Obey order stopping pensions to ex-govs, emulate Otti, SERAP to Tinubu

Socio-Economic Rights and Accountability Project, SERAP, has asked President Bola Tinubu to “Immediately obeying the judgment ordering the Federal Government to recover pensions collected by former governors, and to challenge the legality of states’ pension laws permitting those involved to collect such outrageous pensions.”

SERAP urged Tinubu to emulate the good example of governor Alex Otti of Abia State, who has stopped pension by former governors in the state.

Justice Oluremi Oguntoyinbo of a Federal High Court, had followed a suit by SERAP in a judgment on November 26, 2019, ordered the Federal Government to urgently identify former governors and their deputies collecting pensions from their states and to seek full recovery of public funds from those involved.’

Governor Alex Otti of Abia State

Recall that Otti last week signed into law the bill to repeal ‘The Abia State Governors and Deputy Governors Pensions Law No 4 of 2001’, following the passing by the house of assembly. Under the repealed law, former governors and deputy governors in the state were paid lifetime salaries and got houses in Abia and Abuja.

SERAP in a letter by its deputy director, Kolawole Oluwadare, on Sunday, said: “We urge you to emulate the good example of governor Otti by urgently obeying the judgment, something which former president Muhammadu Buhari blatantly failed to do.”

SERAP said, “Unless the judgment is immediately obeyed, former governors and their deputies including those now serving as ministers in your administration and members of the National Assembly who receive pensions would continue to evade justice for their actions.”

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The letter, read in part: “SERAP agrees with former president Olusegun Obasanjo’s conclusion that states’ pension laws are ‘acts of daylight robbery’, and his call for such laws to be abolished by other state governors.

Former Akwa Ibom State, Godswill Akpabio and President of the Senate

“Immediately obeying the judgment would show the sovereignty of the rule of law in Nigeria and go a long way in protecting the integrity of the country’s legal system.

“Obeying the judgment would also show you as a defender of the Nigerian Constitution of 1999 (as amended), the rule of law, and public interest within government.

“Nigeria’s democracy needs courts so that public officials and private actors including former governors and their deputies collecting life pensions, exotic cars and other allowances from their states can be held accountable for any infraction of Nigerian laws.

“Mr Buhari turned a blind eye to the judgment. State governors have failed to provide names of former governors and their deputies who have collected and continue to collect pensions from their states and the amount so far spent on these ex-officials.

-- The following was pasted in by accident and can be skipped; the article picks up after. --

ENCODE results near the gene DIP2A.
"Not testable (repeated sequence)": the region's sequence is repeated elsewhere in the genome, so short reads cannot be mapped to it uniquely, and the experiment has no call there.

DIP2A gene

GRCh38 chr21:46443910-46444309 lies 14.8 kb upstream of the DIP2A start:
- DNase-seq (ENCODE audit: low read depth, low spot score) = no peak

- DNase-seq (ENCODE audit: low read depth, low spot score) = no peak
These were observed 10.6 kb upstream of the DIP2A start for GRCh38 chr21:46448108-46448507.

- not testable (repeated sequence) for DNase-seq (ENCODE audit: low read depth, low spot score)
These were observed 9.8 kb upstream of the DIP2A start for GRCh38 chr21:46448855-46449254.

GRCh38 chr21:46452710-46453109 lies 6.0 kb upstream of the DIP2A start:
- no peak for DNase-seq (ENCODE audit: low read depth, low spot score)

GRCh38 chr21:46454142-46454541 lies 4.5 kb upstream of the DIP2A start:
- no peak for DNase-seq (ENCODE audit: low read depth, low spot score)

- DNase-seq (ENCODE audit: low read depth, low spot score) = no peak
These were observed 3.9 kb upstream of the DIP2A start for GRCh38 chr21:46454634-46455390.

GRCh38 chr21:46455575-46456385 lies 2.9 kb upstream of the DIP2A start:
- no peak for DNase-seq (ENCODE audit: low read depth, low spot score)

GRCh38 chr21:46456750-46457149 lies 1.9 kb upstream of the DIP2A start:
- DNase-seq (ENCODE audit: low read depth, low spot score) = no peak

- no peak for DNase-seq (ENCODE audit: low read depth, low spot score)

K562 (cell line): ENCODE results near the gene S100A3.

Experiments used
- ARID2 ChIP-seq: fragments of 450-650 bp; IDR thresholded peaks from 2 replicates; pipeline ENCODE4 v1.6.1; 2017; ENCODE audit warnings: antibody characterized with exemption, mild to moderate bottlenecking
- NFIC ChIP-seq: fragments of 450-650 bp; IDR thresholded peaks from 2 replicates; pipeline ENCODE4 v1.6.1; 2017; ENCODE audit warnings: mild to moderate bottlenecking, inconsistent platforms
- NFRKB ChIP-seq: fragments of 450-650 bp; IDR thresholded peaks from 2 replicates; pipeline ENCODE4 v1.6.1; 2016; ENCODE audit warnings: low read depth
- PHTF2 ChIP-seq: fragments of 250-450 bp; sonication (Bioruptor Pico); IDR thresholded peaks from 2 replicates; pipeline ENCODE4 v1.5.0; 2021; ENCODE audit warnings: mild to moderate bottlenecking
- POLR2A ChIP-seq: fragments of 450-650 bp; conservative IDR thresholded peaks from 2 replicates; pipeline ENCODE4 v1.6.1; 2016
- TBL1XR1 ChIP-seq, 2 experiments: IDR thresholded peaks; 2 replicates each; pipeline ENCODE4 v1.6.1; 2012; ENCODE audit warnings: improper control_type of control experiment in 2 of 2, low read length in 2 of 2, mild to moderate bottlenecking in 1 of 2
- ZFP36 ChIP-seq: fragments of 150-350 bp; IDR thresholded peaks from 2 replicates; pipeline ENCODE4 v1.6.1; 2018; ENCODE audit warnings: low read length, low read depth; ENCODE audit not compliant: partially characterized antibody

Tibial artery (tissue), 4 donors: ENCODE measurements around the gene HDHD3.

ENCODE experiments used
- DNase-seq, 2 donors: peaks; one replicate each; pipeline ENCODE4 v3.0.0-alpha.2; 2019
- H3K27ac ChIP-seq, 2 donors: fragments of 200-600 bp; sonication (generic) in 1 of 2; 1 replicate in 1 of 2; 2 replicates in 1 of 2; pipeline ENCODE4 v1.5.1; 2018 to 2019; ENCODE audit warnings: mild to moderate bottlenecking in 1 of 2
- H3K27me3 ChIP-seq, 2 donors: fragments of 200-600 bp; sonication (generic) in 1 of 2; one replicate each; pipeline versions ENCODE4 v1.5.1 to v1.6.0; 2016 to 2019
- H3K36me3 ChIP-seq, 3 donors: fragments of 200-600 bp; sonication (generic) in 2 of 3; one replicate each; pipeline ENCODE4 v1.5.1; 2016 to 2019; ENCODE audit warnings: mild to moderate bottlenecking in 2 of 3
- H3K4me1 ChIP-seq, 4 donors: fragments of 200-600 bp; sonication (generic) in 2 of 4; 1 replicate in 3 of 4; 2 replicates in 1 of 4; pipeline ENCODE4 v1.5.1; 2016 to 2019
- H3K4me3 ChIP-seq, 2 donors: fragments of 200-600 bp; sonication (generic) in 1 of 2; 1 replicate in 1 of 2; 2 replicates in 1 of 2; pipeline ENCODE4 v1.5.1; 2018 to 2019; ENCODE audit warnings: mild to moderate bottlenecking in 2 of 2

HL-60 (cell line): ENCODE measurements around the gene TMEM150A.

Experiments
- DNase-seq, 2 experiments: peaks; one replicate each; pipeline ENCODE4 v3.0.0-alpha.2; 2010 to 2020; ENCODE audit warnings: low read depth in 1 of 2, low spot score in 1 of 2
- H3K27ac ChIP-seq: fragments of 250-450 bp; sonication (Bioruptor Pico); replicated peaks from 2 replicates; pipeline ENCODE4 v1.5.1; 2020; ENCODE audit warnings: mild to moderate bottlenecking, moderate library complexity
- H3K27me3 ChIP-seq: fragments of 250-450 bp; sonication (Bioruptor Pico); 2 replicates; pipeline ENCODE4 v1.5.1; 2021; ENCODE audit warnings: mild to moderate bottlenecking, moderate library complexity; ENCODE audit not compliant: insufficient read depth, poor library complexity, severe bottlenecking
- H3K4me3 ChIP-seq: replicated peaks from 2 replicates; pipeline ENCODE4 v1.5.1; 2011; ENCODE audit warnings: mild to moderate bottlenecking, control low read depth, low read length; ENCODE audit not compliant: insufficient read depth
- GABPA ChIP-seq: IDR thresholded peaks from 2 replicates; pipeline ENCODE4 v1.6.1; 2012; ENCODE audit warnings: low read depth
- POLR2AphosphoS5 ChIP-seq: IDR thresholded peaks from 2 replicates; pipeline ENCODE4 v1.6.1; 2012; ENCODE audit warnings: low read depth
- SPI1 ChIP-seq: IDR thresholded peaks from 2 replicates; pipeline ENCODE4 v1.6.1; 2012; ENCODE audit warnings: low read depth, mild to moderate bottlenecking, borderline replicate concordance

“Constitutionalism and the rule of law are not in conflict with democracy, rather, they are essential to it.

“Justice Oguntoyinbo’s judgment has pointed the way for your government to provide the leadership to ensure the reform of pension laws allowing former governors and their deputies to collect lifetime salaries and allowances.

“It is now time for your government to restore the rule of law systemically.

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“According to our information, those who are reportedly receiving double emoluments and large severance benefits from their states include: Godswill Akpabio (Akwa Ibom); Rabiu Musa Kwankwaso (Kano); Kabiru Gaya (Kano); Theodore Orji (Abia).

“Others are Abdullahi Adamu (Nasarawa); Sam Egwu (Ebonyi); Shaaba Lafiagi (Kwara); Joshua Dariye (Plateau), and Jonah Jang (Plateau).

“At least 22 states starting from Lagos State have reportedly passed life pensions laws for former governors and other ex-public officials. Other states include Akwa Ibom; Edo; Delta; Ekiti; Kano; Gombe; Yobe; Borno; Bauchi; Abia; Imo; Bayelsa; Oyo; Osun; Kwara; Ondo; Ebonyi; Rivers; Niger; Kogi; and Katsina.

“The 20-page judgment in suit no: FHC/L/CS/1497/2017 signed by Justice Oguntoyinbo reads in part: ‘The Attorney General has argued that the states’ laws duly passed cannot be challenged. With respect, I do not agree with this line of argument by the Attorney General that he cannot challenge the States’ pension laws for former governors.’

“In my humble view, the Attorney General should be interested in the legality or validity of any law in Nigeria and how such laws affect or will affect Nigerians, being the Chief Law Officer of the Federation.

“I have considered SERAP’s arguments that it is concerned about the attendant consequences that are manifesting on the public workers and pensioners of the states who have been refused salaries and pensions running into several months on the excuse of non-availability of state resources to pay them.”

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